Beating failure – Bradford City vs Luton Town – League Two preview

Come 5pm Saturday Bradford City’s promotion hopes will have either been strengthened or weakened – but one thing they certainly won’t be is over.

Two successive defeats is disappointing and three would be considered “unacceptable”, but with City’s home vulnerability resurfacing that is entirely possible as would-be-11th-but-for-crazy-points-deduction Luton come to town. After a week in which talk of failure has emanated from some quarters – preceding any actual failure itself – it’s worth reflecting on what it would look like. A home defeat would probably push City out of the play off positions; but, at worst, City would be six points behind the leaders, with 37 games to go.

It’s said by some that the fear of failure led to Stuart McCall playing 4-5-1 at Shrewsbury last weekend and, largely ignoring three key injuries and an appalling referee display, the City manager’s perceived negativity has resulted in some of the strongest criticism towards him yet. Whether or not the system worked in the way he intended; Stuart will obviously be moving back to 4-4-2 for this one.

Top scorer Peter Thorne, who’s absence in defeat has further highlighted his importance, is expected to be fit enough to lead the attack alongside Michael Boulding. Barry Conlon will be back on the bench having been made scapegoat by some for last week’s failings. Some of the criticism is unjustified but it’s hard to argue that the Irishman has done enough, when given the opportunity, to warrant a contact beyond January and it’s up to him to prove his worth. Willy Topp, fresh from a wonder goal in the reserves and closer to fitness, is also likely to be among the subs.

Lee Bullock’s injury will allow the promising Dean Furman to keep his place and Stuart may look for him to share more of the defensive responsibilities with partner Paul McLaren than Bullock has been. Former Hatter McLaren joined City in the summer having topped the League One assist chart the previous season, but the more withdrawn role he’s playing has lessened his impact going forward. Joe Colbeck and Omar Daley will be patrolling out wide, with some disappointment this week that they won’t be pushed as hard to keep up their excellent form as they might.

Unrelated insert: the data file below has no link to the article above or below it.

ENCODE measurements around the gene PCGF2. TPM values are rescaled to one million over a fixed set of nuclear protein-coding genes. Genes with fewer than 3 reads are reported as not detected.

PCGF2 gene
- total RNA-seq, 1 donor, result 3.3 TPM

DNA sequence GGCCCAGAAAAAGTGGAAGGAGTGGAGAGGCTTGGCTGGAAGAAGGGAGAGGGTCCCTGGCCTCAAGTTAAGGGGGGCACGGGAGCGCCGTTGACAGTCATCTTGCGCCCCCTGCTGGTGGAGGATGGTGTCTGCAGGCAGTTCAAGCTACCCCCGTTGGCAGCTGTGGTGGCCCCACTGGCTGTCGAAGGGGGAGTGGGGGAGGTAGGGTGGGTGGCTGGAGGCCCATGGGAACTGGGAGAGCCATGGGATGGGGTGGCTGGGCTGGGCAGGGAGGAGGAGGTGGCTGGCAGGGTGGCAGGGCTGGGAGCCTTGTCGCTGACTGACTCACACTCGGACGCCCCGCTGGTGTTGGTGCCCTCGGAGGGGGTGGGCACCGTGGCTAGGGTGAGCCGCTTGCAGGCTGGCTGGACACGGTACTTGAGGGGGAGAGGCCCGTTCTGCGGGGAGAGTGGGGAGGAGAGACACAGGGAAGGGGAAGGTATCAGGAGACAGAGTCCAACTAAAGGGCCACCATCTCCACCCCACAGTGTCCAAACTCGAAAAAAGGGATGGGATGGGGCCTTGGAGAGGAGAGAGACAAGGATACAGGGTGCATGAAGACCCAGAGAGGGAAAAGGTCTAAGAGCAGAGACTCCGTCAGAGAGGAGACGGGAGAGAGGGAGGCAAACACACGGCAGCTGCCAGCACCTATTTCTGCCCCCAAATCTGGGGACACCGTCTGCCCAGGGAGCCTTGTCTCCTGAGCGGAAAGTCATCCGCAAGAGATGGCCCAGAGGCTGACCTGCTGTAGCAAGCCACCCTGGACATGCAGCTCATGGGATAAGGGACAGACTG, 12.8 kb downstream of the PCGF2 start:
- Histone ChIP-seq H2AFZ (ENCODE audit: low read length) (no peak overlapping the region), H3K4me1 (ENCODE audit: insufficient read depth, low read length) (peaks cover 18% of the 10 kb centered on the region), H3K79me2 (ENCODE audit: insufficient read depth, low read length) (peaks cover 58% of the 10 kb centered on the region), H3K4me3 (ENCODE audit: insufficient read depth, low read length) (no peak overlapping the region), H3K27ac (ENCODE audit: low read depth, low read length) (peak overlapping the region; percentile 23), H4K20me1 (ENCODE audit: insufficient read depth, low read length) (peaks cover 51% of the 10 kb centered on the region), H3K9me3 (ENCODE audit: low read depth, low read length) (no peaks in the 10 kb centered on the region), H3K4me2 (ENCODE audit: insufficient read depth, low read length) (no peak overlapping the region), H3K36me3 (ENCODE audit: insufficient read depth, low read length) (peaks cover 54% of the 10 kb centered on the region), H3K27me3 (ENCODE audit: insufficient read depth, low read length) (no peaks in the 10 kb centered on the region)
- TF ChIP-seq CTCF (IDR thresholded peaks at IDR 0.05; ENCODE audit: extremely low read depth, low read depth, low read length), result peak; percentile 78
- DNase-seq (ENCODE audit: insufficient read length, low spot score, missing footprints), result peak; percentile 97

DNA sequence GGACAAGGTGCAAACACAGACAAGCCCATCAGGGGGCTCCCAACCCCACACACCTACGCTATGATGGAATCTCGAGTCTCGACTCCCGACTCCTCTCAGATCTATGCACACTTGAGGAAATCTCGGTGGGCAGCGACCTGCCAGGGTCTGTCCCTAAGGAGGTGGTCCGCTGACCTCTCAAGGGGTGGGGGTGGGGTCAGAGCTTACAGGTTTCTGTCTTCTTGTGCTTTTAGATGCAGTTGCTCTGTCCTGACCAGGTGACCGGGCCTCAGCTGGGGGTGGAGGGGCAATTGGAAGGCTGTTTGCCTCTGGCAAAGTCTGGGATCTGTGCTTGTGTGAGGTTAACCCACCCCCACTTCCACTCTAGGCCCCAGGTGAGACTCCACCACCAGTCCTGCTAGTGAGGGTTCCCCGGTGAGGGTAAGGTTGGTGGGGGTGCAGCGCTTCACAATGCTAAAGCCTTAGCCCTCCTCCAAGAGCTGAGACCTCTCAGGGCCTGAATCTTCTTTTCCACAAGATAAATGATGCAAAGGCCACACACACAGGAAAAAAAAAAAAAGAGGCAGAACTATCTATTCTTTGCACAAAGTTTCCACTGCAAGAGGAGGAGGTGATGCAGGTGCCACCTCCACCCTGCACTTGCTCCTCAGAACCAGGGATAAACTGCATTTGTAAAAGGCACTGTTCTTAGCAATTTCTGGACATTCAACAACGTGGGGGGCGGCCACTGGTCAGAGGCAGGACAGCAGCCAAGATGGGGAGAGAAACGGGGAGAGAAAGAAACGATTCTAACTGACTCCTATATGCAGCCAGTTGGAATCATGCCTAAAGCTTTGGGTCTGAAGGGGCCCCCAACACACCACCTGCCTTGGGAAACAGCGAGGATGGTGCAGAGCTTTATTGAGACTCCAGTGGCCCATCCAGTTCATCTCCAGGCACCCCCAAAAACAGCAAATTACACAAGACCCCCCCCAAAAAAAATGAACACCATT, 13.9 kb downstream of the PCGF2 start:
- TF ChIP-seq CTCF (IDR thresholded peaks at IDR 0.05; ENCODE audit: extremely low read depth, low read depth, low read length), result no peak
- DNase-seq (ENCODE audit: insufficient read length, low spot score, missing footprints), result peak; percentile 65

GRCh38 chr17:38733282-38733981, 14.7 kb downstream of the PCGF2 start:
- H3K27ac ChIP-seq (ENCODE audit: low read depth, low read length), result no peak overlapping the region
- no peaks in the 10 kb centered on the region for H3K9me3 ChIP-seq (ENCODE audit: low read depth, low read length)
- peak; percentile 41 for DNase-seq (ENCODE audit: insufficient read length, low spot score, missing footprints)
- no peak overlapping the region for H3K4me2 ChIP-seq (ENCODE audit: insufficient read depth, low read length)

At the back Paul Heckingbottom, Graeme Lee and Matt Clarke will be looking to rediscover their early season swagger and, unless Paul Arnison makes a miraculous recovery, Simon Ainge will get a chance at right back. The 20-year-old made his City debut two years ago but has had few opportunities to push on, his last one ending in failure. Stuart’s decision to give youth a chance instead of making yet another loan signing is applauded on this site and Ainge will aim to make it a quiet afternoon for keeper Rhys Evans.

For Luton, former Bantam Lewis Emmanuel makes a second return to Valley Parade since leaving two years ago. Briefly it seemed he’d gone onto better things in the Championship but, despite having trials at Birmingham and Southend during the summer, Lewis has fallen with the troubled Hatters and could feasibly be playing non-league football next year. It’s to be hoped Don Hutchinson won’t carry the influence his fellow ex-Premiership star Darren Anderton managed two weeks ago, while ex-Chelsea striker Sam Parkin will need to be watched.

Yet the biggest threat of failure will arguably come not from the visitors, but in the stands. Considering we were topping the division two weeks ago, the criticisms levelled at City by many supporters this week have been unnecessarily high. Conversations before this match are likely to contain the phrase “we’d better win today” and, judging on past form, the chances of supporters getting behind the team if they don’t start well are highly slim.

A delve into City’s recent history adds further reason to fear such failure. During the past two seasons, promotion hopes looked credible going into the middle of September – and were all but extinguished when October was over. It’s easy to pin point the respective defeats to Huddersfield and Hereford as the moment things went wrong, but defeats are always going to happen and it was the later ones at home to Brighton and Accrington which really tipped the balance towards another season of failure. During both these games the crowd quickly turned on the team and worked against it – and a similar reaction if things aren’t initially going to plan on Saturday could prove similarly damaging.

Earlier this week one fan wrote they were sick of hearing the management and chairmen falsely building up our promotion hopes each summer, as though pre-season optimism has nothing to do with us supporters. Well promotion this season is my dream, promotion this season is your dream, promotion this season is Stuart McCall’s dream, promotion this season is Julian Rhodes and Mark Lawn’s dream, promotion this season is even Barry Conlon’s dream.

If we all channel our efforts in the same direction, accepting we succeed and fail together, the chances of us all achieving those ambitions will surely be greater. So, should City fall behind on Saturday, how are you going to react?

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